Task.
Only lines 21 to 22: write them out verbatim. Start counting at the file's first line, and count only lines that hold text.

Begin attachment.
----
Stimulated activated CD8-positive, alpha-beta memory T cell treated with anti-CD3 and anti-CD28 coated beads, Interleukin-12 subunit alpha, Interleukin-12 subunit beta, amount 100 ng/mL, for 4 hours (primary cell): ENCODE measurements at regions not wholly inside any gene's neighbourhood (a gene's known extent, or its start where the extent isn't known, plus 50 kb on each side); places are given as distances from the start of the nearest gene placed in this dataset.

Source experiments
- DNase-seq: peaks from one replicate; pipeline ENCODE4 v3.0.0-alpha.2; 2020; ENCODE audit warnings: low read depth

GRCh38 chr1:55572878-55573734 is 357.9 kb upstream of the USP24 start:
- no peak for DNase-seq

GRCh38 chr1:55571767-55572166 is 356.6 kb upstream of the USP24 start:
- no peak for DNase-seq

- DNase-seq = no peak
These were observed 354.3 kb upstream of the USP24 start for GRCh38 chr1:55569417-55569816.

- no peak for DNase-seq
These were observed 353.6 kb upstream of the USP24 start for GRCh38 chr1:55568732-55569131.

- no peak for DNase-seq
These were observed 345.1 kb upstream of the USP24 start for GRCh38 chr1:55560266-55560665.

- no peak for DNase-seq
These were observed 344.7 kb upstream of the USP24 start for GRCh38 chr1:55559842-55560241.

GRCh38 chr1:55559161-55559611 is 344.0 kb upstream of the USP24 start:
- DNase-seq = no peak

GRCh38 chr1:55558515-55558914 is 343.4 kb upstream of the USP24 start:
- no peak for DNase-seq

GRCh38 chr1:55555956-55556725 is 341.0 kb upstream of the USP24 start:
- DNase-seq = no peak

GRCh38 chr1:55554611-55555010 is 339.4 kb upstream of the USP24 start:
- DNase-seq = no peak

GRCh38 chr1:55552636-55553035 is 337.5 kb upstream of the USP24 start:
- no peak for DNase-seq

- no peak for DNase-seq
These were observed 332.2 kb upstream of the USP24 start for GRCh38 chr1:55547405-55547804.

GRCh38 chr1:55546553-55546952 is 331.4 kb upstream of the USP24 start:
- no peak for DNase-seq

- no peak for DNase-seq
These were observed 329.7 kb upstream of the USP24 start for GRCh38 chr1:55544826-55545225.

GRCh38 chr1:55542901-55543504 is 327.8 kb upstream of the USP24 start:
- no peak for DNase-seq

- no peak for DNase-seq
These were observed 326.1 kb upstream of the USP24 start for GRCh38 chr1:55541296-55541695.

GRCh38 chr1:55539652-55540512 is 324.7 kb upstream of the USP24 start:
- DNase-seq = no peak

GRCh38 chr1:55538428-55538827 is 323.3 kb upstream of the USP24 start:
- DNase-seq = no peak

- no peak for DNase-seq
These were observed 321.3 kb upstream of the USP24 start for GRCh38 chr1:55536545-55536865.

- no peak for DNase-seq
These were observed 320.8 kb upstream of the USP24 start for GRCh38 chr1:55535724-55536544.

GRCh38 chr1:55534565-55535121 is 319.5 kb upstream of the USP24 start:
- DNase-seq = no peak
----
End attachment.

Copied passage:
- DNase-seq = no peak

GRCh38 chr1:55554611-55555010 is 339.4 kb upstream of the USP24 start: